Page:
That is, there is no history in the absence of the will, which is to say, human freedom. Prior to the emergence of freedom, there is only prehistory: physics, or chemistry, or biology. But the first "human" who makes a free choice is the first human, fool stop, and in so doing he initiates this mess called history. Thus, the origin of history is again in the will.
So if we tweak Genesis 3 a bit, it's a theory of historiography, or of historogenesis. You could say that history runs on free willpower, but often degenerates to plain willfulness.
At any rate, if the Fall primarily affects the will, then that is where the cure must lay. I've heard Dennis Prager mention that Jews do not condemn a person for having "evil thoughts," any more than we are guilty for the deeds we do in our dreams. Rather, they focus on outward behavior, on the will. It matters not what you think or how you feel, but what you do.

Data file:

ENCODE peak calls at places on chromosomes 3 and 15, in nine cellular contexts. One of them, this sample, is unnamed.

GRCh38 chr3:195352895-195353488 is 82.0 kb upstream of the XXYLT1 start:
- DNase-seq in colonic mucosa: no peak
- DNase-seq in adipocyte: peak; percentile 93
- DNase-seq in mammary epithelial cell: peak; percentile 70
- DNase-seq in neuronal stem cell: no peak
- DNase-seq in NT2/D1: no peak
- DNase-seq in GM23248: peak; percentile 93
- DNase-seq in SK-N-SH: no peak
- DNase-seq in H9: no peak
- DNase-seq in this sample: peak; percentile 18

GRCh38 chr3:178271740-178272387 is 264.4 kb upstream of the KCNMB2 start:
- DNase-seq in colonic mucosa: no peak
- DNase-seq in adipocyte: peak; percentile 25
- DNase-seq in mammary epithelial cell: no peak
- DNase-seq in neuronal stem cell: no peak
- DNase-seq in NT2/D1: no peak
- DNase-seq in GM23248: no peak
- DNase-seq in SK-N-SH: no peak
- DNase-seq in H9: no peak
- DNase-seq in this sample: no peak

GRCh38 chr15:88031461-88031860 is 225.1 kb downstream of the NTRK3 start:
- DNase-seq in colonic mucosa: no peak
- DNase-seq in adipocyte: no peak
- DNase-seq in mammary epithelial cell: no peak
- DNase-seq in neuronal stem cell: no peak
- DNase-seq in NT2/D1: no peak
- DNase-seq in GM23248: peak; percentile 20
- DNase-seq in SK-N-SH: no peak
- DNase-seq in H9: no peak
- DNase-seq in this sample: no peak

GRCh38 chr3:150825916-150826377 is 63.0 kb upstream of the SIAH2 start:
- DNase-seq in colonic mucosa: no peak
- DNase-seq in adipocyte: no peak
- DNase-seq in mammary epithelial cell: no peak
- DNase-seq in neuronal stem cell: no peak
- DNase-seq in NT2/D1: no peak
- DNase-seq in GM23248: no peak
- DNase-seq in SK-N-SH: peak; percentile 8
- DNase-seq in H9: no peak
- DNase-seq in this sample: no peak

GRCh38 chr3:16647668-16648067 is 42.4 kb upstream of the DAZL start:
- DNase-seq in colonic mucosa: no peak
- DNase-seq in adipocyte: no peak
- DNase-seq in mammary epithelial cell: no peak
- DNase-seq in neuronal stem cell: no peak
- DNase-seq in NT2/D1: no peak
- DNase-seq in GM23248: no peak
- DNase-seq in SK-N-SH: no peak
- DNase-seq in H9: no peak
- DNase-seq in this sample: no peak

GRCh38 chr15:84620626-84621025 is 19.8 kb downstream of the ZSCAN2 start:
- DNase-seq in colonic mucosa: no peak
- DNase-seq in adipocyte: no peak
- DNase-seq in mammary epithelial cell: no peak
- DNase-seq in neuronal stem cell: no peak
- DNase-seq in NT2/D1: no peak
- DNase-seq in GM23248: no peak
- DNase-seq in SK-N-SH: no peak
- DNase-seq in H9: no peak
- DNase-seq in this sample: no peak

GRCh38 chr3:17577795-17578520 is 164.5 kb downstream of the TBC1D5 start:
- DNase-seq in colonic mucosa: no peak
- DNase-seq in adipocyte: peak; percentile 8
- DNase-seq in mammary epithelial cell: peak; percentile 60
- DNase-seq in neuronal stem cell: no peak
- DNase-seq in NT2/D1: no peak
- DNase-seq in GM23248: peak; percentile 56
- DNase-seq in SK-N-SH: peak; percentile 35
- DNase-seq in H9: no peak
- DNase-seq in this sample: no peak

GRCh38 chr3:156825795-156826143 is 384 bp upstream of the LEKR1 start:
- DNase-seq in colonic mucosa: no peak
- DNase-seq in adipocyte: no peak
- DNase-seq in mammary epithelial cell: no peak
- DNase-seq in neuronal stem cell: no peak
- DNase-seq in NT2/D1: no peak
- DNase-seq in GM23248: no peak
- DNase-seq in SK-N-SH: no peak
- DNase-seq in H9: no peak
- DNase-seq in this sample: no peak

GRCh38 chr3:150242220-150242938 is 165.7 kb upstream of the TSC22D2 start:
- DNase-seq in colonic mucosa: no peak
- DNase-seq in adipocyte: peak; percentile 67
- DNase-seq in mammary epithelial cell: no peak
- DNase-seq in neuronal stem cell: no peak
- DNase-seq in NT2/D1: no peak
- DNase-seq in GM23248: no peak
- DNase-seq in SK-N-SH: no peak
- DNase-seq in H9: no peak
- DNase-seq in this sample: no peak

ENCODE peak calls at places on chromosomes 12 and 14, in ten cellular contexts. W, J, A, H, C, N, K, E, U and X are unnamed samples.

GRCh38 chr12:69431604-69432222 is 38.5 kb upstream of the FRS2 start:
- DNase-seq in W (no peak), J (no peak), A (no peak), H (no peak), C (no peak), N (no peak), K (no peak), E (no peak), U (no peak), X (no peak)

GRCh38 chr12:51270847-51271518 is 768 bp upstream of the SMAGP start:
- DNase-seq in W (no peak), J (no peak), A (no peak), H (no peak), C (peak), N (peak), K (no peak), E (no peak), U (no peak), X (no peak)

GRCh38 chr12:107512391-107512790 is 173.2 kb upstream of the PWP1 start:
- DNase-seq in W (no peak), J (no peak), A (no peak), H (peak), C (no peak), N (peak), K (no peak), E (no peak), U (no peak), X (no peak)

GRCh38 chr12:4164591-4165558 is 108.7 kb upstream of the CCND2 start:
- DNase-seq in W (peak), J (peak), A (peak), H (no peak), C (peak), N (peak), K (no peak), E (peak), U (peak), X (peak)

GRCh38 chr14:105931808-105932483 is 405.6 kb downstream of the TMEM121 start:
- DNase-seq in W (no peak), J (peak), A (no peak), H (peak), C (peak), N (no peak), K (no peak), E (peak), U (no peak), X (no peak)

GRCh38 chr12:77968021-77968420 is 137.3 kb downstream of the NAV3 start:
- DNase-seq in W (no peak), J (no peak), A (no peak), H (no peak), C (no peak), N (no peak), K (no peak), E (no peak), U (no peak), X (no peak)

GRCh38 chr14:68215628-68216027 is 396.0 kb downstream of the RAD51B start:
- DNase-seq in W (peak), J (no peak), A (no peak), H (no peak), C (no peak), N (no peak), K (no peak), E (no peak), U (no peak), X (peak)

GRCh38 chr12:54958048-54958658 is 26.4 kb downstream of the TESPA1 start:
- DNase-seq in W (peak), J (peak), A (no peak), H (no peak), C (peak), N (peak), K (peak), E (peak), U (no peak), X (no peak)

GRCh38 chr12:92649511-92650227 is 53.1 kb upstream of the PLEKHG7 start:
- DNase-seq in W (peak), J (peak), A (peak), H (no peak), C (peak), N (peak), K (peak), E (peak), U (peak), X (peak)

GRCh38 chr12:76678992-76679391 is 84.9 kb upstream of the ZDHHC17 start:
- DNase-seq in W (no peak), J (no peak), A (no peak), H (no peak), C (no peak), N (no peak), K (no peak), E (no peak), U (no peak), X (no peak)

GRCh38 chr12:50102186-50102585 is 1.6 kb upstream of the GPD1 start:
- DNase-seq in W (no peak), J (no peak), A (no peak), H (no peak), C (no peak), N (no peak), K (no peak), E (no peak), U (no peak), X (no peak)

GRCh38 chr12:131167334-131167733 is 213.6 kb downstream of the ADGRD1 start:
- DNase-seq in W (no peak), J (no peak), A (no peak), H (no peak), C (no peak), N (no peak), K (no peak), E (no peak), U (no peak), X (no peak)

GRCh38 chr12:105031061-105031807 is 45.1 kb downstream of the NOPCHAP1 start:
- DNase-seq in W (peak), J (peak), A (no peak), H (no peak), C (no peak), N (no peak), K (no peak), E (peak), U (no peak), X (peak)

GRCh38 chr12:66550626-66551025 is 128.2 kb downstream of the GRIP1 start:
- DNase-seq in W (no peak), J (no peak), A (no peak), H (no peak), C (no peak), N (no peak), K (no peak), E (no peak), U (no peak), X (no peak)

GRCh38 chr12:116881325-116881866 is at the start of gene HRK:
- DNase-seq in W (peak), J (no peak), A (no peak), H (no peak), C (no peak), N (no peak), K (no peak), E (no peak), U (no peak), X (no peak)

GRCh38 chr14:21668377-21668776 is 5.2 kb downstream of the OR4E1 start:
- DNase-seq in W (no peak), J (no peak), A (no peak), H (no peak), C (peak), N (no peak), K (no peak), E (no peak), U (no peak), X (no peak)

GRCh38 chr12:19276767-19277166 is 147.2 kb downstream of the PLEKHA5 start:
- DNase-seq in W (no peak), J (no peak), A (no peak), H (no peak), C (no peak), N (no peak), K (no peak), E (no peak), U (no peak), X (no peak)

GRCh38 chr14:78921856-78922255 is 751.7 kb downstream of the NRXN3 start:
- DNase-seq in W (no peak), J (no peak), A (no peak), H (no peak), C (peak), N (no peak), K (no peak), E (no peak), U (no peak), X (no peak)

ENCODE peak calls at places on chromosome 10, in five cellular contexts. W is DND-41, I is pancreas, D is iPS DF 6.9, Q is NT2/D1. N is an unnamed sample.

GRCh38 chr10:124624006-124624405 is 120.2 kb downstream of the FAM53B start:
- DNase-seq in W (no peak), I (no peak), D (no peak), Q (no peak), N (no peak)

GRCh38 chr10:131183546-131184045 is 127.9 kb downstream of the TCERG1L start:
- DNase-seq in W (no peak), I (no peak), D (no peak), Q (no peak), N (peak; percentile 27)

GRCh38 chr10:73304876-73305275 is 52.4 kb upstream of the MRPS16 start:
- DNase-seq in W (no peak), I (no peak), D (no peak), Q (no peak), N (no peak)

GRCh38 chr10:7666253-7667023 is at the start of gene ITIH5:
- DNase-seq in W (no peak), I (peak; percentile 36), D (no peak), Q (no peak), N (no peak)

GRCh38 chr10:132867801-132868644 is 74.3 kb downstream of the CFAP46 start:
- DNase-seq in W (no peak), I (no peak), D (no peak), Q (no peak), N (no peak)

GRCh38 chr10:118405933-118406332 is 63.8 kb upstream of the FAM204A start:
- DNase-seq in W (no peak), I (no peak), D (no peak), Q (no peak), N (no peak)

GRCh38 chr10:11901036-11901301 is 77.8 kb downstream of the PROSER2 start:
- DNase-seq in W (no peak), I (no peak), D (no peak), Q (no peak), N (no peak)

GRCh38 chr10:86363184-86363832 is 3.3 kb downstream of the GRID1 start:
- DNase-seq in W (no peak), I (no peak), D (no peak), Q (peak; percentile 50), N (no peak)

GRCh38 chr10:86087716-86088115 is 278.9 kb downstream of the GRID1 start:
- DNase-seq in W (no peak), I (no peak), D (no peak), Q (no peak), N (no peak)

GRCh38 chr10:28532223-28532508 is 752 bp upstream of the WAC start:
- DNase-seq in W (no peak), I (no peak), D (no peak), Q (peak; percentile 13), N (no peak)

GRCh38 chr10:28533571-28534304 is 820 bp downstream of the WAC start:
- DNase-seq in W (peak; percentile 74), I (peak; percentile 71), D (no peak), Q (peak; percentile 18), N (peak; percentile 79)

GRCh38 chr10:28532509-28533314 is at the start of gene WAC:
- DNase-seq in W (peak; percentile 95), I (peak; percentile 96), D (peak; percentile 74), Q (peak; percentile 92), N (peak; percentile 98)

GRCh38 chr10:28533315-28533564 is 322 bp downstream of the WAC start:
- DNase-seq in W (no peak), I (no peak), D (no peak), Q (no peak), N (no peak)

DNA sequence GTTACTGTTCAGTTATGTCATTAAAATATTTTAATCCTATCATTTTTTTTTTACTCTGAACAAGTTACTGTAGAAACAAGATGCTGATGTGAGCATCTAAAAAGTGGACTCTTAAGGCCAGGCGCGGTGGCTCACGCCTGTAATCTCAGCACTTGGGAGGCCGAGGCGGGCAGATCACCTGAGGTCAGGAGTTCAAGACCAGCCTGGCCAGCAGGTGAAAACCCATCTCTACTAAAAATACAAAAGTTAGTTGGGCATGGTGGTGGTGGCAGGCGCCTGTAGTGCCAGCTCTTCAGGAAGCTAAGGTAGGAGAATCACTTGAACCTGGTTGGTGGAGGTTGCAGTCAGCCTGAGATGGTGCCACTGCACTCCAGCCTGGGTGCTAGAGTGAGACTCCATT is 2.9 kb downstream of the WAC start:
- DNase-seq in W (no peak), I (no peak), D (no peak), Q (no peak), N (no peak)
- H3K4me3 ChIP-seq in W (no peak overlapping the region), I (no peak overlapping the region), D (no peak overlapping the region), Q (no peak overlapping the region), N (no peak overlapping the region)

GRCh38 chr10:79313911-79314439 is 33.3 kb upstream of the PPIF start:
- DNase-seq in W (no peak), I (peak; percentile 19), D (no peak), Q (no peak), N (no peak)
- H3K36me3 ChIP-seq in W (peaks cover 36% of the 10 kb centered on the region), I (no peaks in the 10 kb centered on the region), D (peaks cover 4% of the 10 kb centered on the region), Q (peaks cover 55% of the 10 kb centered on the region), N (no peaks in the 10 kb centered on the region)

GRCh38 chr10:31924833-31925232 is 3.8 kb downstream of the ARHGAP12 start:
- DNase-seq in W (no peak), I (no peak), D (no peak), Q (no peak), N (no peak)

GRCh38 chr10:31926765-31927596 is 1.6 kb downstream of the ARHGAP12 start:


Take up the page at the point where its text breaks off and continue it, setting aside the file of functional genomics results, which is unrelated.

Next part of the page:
At antipodes to this is contemporary leftism, in which it only matters how one feels, not what one actually does. Thus, Obama can immiserate the poor, wreck the healthcare system, stick it to blacks, explode the debt, aggravate income inequality, and make us Putin's bitch, so long as his heart is in the right place. However, the rest of us can see that his will is in the wrong place, and that is what counts.
Ironically, there is a parallel between the Obama view and the Nomo view, in that both presume that we do not know -- and cannot know -- what is good for us, so we need outside intervention (as always, leftism is a Christian heresy). (To be clear: I agree that we need outside intervention, but that we must accept it in freedom, i.e., with the will.)